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Pepijn de Vos09:03:53

Would be nice if you could ratelimit/debounce reactions/track functions


As a workaround, you can instead ratelimit/debounce functions that reset!/`swap!` ratoms that reactions/tracks depend on.

Pepijn de Vos09:03:14

Not really. I want to update the UI instantly, but not run expensive track functions every time. So far it's not a real issue, but it'd be something potentially nice to have.


You can switch from reaction/track to run! + ratom with a debounced function that resets that ratom.

Pepijn de Vos09:03:03

that would work!

Pepijn de Vos10:03:22

Nope it doesn't. debounce uses settimeout so it doesn't see the function as using the ratom

Pepijn de Vos10:03:56

ratelimit might though, because that also calls the function immediately


Wait. debounce isn't supposed to monitor the ratom. It's supposed to change that. run! can work on any function, as long as there are other ratoms outside it.


What code did you come up with?


I meant something like this:

  (let [a @my-ratom-a
        b @my-ratom-b]
    (debounced-function a b)))

Pepijn de Vos11:03:50

Ah you want to do (fn [] @ratom (debounce f) while I was doing (debounce (fn [] @ratom))


Yeah, the latter can't work of course, exactly for the reason you described.

Pepijn de Vos11:03:02

Hm, does reagent have a defined/controllable evaluation order? Say I have

(def a (r/atom {})
(def b (r/track #(foo @a)))
(def c (r/track #(bar @a @b)))
It would be unfortunate if it'd evaluate c first, then b and then c again when a changes.


When a ratom changes, it marks all its watchers, including reactions and tracks, as dirty. Any dirty reaction will be recomputed when its value is requested. So in the above, c will not use the old value of b - it will recompute it when a is changed.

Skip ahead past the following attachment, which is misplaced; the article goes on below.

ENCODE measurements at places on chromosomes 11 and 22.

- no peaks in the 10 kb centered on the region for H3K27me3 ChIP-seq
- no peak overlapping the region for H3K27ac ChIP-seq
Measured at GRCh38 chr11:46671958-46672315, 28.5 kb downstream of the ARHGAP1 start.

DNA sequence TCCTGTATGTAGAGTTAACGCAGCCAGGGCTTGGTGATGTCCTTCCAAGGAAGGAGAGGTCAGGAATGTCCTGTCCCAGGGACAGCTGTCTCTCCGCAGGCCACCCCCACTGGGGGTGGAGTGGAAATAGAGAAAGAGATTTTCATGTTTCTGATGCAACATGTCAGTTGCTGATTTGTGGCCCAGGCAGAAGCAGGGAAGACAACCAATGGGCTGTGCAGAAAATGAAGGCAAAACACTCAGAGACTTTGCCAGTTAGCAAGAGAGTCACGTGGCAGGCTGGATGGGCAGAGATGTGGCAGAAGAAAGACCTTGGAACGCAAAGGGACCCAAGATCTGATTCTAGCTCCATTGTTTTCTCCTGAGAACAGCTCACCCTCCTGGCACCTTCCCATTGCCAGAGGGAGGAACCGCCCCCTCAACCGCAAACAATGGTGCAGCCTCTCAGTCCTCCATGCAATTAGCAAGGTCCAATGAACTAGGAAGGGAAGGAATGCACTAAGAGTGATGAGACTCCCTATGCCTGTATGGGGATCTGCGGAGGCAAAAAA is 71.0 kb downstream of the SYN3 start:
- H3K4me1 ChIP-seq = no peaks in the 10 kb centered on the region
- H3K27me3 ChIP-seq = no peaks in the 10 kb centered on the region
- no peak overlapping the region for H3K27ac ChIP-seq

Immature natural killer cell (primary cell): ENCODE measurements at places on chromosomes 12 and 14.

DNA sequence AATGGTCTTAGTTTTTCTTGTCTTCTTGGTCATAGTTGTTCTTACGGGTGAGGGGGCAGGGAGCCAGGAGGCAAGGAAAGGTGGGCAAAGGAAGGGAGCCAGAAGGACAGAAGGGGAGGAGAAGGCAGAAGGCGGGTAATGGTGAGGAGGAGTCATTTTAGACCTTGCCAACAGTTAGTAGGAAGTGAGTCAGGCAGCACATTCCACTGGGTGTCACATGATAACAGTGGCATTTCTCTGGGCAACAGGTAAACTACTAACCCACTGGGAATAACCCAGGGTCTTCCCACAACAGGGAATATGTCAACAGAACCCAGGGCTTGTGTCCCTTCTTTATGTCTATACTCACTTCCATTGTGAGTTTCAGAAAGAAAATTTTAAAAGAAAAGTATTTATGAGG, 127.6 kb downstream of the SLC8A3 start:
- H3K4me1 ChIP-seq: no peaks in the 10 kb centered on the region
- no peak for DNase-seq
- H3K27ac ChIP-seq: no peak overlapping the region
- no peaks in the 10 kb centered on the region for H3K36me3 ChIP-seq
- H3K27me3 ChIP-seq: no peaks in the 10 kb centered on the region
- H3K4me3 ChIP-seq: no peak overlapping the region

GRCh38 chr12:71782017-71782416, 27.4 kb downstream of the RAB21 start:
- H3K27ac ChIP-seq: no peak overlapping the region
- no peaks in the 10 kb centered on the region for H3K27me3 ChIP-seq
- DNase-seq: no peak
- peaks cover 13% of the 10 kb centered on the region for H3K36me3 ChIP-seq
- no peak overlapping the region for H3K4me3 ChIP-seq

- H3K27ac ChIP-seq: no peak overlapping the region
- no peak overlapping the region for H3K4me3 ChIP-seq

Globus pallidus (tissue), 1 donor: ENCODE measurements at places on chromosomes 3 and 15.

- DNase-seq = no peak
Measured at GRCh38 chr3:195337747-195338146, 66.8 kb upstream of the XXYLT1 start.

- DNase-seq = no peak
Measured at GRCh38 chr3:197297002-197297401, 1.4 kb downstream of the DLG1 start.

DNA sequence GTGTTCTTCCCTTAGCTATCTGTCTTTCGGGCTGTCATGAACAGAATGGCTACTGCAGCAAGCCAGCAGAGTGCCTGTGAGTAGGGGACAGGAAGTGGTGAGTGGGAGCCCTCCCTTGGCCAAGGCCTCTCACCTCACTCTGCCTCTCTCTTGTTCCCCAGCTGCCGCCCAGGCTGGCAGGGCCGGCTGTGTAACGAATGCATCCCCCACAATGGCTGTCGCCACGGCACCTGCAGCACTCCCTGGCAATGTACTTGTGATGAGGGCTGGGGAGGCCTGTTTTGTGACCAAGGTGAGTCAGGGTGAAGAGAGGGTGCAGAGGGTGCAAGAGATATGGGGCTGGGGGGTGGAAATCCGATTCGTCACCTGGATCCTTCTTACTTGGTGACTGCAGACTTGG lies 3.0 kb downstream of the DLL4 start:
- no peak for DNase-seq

You refer in general to the issue of "glitches". I do not know if it now appears in our Slack history, but a few years ago I posted an example that demonstrated that Reagent is indeed susceptible to "glitches". As you note, this is problematic in that c will transiently take on an inconsistent value, rectified when the second signal retriggers evaluation and c then takes on a value consistent with a as a direct value and via b.


Note that it might not be the case when you're using reactive functionality outside of a reactive context. People have mentioned before that Reagent is susceptible to such issues - but so far every single piece of code that I've seen that was able to reproduce it was run outside of a reactive context. @U0PUGPSFR I found some of your old messages, and they seem to have used a non-reactive context as well. I.e. there was no view in the end. REPL sessions aren't enough to test Reagent reactivity. You need a proper UI setup for that, with some view component at the end.


It sounds as if you are saying the view logic manages to wait in some fashion for the reactive flow to converge on consistent values for the view rendering. That sounds reasonable since the rendering is tightly controlled. But then that means Reagent reactivity is not generally useful, eg for side effects in which XHR requests might be dispatched. I think both re-frame and Matrix demonstrate that a glitch-free reactive system can quite usefully dispatch interesting side effects, which would not be the case with Reagent.